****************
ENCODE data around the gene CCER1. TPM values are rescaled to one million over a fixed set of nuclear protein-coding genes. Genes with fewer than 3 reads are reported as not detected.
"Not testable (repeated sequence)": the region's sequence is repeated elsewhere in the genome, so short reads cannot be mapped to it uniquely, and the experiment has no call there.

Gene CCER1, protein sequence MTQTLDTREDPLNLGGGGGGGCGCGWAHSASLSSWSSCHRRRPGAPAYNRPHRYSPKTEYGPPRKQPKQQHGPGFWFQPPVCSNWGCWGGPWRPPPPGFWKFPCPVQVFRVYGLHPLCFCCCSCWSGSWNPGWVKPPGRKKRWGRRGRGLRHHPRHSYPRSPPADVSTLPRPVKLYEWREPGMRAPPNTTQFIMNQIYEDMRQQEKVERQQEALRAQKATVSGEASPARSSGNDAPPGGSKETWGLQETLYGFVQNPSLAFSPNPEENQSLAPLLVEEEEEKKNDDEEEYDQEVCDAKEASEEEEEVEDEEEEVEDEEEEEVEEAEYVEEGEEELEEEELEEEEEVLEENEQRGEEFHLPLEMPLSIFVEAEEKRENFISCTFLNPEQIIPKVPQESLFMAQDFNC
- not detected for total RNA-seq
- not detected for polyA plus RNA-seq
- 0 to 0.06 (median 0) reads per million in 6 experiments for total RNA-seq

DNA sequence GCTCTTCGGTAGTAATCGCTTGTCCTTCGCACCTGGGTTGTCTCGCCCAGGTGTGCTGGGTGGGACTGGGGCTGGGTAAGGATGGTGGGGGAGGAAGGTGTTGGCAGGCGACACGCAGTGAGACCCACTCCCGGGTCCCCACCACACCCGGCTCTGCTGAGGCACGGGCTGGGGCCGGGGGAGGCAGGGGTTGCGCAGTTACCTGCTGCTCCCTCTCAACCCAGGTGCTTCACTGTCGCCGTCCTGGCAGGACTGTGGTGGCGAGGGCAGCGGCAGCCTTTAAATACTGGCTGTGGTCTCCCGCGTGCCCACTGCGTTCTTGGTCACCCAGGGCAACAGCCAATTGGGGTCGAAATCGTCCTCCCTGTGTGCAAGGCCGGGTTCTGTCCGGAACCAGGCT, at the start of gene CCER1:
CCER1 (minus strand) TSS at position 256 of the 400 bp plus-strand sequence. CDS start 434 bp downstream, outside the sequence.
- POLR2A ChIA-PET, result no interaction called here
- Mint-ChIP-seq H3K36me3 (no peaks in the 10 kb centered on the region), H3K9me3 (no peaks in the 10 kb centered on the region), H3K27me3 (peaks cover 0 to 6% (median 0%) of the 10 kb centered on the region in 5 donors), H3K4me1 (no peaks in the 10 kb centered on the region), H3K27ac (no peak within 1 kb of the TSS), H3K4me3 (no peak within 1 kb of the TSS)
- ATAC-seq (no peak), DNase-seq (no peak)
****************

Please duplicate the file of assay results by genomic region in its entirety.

ENCODE data around the gene CCER1. TPM values are rescaled to one million over a fixed set of nuclear protein-coding genes. Genes with fewer than 3 reads are reported as not detected.
"Not testable (repeated sequence)": the region's sequence is repeated elsewhere in the genome, so short reads cannot be mapped to it uniquely, and the experiment has no call there.

Gene CCER1, protein sequence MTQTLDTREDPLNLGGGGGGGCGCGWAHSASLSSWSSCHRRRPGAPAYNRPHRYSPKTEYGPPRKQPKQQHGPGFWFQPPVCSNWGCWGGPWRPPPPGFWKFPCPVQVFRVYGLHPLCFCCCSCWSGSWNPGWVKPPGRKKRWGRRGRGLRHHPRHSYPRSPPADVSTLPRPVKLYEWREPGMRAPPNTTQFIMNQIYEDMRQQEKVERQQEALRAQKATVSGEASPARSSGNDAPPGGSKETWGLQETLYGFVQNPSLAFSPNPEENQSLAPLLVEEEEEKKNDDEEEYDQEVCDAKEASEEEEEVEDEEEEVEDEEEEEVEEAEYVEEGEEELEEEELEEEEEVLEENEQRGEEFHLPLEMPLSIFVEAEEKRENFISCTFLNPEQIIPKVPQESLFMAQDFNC
- not detected for total RNA-seq
- not detected for polyA plus RNA-seq
- 0 to 0.06 (median 0) reads per million in 6 experiments for total RNA-seq

DNA sequence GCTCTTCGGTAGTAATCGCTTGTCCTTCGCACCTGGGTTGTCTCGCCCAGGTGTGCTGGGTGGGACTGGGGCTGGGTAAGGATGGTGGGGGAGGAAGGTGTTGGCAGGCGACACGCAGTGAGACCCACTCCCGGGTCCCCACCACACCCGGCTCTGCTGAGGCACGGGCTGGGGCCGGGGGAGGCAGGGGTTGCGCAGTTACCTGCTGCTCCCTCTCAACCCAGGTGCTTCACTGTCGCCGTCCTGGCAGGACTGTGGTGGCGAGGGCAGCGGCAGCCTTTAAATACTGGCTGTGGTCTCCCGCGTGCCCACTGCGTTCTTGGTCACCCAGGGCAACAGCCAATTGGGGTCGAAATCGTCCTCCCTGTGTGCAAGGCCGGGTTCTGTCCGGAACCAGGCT, at the start of gene CCER1:
CCER1 (minus strand) TSS at position 256 of the 400 bp plus-strand sequence. CDS start 434 bp downstream, outside the sequence.
- POLR2A ChIA-PET, result no interaction called here
- Mint-ChIP-seq H3K36me3 (no peaks in the 10 kb centered on the region), H3K9me3 (no peaks in the 10 kb centered on the region), H3K27me3 (peaks cover 0 to 6% (median 0%) of the 10 kb centered on the region in 5 donors), H3K4me1 (no peaks in the 10 kb centered on the region), H3K27ac (no peak within 1 kb of the TSS), H3K4me3 (no peak within 1 kb of the TSS)
- ATAC-seq (no peak), DNase-seq (no peak)